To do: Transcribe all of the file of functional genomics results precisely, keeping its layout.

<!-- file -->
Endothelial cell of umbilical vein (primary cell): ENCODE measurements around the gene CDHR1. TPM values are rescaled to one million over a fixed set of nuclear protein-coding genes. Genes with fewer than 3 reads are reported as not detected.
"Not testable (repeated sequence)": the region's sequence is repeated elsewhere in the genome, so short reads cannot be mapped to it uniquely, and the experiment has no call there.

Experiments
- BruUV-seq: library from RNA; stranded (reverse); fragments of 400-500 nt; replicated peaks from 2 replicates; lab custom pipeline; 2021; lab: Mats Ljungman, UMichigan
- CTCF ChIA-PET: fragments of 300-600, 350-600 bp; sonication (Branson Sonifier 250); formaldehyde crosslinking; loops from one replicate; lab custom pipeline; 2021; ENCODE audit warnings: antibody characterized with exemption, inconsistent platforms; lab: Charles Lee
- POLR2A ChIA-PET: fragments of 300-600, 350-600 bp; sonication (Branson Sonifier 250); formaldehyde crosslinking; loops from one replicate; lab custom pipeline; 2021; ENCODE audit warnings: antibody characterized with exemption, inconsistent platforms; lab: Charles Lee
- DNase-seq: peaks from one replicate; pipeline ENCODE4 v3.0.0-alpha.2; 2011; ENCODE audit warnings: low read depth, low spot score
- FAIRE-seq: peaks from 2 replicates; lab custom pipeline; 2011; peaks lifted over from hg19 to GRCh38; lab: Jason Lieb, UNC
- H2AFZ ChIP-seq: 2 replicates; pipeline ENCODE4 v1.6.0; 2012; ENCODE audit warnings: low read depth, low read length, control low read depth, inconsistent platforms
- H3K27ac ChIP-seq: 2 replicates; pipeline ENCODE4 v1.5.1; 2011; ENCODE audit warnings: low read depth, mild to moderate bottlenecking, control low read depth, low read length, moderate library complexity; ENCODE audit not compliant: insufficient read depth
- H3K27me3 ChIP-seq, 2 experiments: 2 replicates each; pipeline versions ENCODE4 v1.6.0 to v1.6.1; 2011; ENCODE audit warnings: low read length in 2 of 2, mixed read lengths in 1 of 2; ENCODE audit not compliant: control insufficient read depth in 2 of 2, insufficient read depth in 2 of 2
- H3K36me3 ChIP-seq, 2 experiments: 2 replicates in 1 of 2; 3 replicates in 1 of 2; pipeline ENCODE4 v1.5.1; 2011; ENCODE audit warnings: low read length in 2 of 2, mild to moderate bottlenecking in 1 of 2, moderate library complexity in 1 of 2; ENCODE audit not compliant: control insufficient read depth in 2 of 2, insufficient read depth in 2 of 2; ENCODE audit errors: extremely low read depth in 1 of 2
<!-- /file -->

Endothelial cell of umbilical vein (primary cell): ENCODE measurements around the gene CDHR1. TPM values are rescaled to one million over a fixed set of nuclear protein-coding genes. Genes with fewer than 3 reads are reported as not detected.
"Not testable (repeated sequence)": the region's sequence is repeated elsewhere in the genome, so short reads cannot be mapped to it uniquely, and the experiment has no call there.

Experiments
- BruUV-seq: library from RNA; stranded (reverse); fragments of 400-500 nt; replicated peaks from 2 replicates; lab custom pipeline; 2021; lab: Mats Ljungman, UMichigan
- CTCF ChIA-PET: fragments of 300-600, 350-600 bp; sonication (Branson Sonifier 250); formaldehyde crosslinking; loops from one replicate; lab custom pipeline; 2021; ENCODE audit warnings: antibody characterized with exemption, inconsistent platforms; lab: Charles Lee
- POLR2A ChIA-PET: fragments of 300-600, 350-600 bp; sonication (Branson Sonifier 250); formaldehyde crosslinking; loops from one replicate; lab custom pipeline; 2021; ENCODE audit warnings: antibody characterized with exemption, inconsistent platforms; lab: Charles Lee
- DNase-seq: peaks from one replicate; pipeline ENCODE4 v3.0.0-alpha.2; 2011; ENCODE audit warnings: low read depth, low spot score
- FAIRE-seq: peaks from 2 replicates; lab custom pipeline; 2011; peaks lifted over from hg19 to GRCh38; lab: Jason Lieb, UNC
- H2AFZ ChIP-seq: 2 replicates; pipeline ENCODE4 v1.6.0; 2012; ENCODE audit warnings: low read depth, low read length, control low read depth, inconsistent platforms
- H3K27ac ChIP-seq: 2 replicates; pipeline ENCODE4 v1.5.1; 2011; ENCODE audit warnings: low read depth, mild to moderate bottlenecking, control low read depth, low read length, moderate library complexity; ENCODE audit not compliant: insufficient read depth
- H3K27me3 ChIP-seq, 2 experiments: 2 replicates each; pipeline versions ENCODE4 v1.6.0 to v1.6.1; 2011; ENCODE audit warnings: low read length in 2 of 2, mixed read lengths in 1 of 2; ENCODE audit not compliant: control insufficient read depth in 2 of 2, insufficient read depth in 2 of 2
- H3K36me3 ChIP-seq, 2 experiments: 2 replicates in 1 of 2; 3 replicates in 1 of 2; pipeline ENCODE4 v1.5.1; 2011; ENCODE audit warnings: low read length in 2 of 2, mild to moderate bottlenecking in 1 of 2, moderate library complexity in 1 of 2; ENCODE audit not compliant: control insufficient read depth in 2 of 2, insufficient read depth in 2 of 2; ENCODE audit errors: extremely low read depth in 1 of 2